The Advertising Standards Authority (ASA) has ruled that the botanical juice bar Juice Garden breached the CAP code following a complaint challenging the statements it made on its website about two juice products.
The Bloody Marvellous juice was claimed to be a ‘blood purifier’ and the beetroot in it said to ‘cleanse the blood’, which, said the watchdog, were unsubstantiated claims under the EU Nutrition and Health Claims Regulation (NHCR).
In its ruling, the watchdog said that according to the NHCR, “only health claims which appeared on the list of authorized health claims (the EU Register) could be made in ads that promoted foods, saying it did not see any “evidence to demonstrate that ‘blood purifier’ was an authorized health claim”.
Juice Garden’s Leafy Greens juice was described as a ‘detoxifier’, again a claim not accepted by the ASA, which pointed out that NHCR rules state “references to general benefits of a nutrient or food for overall good health or health related wellbeing were acceptable only if accompanied by a specific authorized health claim”, and that in this case there was none.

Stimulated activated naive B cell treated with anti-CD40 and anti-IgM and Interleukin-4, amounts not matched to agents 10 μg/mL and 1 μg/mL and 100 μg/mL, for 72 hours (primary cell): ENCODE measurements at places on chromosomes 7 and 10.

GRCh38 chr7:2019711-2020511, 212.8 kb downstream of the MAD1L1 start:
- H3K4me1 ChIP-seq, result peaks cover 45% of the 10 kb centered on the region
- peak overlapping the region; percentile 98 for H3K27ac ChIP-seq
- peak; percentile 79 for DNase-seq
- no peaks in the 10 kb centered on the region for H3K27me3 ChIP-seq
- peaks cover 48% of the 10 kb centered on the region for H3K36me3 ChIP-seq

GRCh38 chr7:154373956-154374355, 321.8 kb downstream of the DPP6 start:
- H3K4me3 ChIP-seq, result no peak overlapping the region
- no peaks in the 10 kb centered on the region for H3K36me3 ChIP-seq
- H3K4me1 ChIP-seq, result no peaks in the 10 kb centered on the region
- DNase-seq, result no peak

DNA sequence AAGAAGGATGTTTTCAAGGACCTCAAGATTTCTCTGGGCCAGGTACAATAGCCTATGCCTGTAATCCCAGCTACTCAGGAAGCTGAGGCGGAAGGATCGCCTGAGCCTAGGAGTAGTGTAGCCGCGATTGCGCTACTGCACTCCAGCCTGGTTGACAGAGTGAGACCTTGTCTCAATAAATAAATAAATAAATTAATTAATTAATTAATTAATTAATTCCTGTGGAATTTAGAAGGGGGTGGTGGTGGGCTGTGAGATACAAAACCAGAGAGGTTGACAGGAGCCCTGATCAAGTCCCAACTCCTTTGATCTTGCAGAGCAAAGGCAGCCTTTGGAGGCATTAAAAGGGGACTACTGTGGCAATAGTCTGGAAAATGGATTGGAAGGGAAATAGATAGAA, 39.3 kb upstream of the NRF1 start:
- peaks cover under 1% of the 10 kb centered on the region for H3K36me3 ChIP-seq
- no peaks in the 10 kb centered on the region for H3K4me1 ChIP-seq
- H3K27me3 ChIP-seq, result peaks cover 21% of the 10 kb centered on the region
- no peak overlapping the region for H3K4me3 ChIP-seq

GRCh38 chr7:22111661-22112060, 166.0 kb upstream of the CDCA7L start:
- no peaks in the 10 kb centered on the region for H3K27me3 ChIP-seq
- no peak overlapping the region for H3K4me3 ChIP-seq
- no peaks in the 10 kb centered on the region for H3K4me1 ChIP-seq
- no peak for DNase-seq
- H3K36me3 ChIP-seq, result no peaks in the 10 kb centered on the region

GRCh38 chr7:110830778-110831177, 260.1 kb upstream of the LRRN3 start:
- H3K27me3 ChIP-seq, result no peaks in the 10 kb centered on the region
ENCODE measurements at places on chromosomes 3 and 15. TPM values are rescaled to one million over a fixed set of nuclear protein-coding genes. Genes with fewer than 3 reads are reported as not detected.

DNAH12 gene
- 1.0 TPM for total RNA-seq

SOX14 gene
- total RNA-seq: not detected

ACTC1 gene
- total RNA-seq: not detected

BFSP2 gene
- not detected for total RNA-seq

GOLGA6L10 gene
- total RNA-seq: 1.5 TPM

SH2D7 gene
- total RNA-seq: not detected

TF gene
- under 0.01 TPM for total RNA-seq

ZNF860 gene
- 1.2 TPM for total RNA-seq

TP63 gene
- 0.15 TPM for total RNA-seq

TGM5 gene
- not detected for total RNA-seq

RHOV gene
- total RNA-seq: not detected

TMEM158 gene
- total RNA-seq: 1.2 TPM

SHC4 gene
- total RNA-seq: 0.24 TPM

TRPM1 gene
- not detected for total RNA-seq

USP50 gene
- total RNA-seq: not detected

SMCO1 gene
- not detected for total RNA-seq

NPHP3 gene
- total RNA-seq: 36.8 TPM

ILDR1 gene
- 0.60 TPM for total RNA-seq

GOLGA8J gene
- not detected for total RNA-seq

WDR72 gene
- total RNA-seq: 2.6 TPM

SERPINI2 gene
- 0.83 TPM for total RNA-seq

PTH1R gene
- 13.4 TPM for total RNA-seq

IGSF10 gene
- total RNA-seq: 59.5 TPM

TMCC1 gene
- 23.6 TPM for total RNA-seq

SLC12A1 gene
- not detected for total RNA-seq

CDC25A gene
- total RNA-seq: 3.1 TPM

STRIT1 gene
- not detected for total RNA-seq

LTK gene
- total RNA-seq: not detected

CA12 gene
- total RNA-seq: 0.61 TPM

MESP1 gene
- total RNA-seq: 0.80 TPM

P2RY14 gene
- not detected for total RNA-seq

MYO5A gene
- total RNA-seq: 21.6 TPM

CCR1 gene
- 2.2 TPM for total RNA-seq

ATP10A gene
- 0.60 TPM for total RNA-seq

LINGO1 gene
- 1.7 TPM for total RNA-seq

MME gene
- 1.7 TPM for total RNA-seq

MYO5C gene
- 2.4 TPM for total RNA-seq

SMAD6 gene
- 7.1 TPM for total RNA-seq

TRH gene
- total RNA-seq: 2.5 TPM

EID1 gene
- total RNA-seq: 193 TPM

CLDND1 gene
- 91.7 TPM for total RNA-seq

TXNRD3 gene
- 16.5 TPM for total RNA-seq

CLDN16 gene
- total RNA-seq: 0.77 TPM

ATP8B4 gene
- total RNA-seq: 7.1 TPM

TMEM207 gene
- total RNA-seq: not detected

The ASA added that Juice Garden Ltd replied to the complaint saying it didn’t seek to profit from health concerns and was willing to make changes to the ad, but in the eyes of the ASA, it did not provide a substantive response.
However, after contacting local Trading Standards, the Juice Garden said it would remove the content within a week.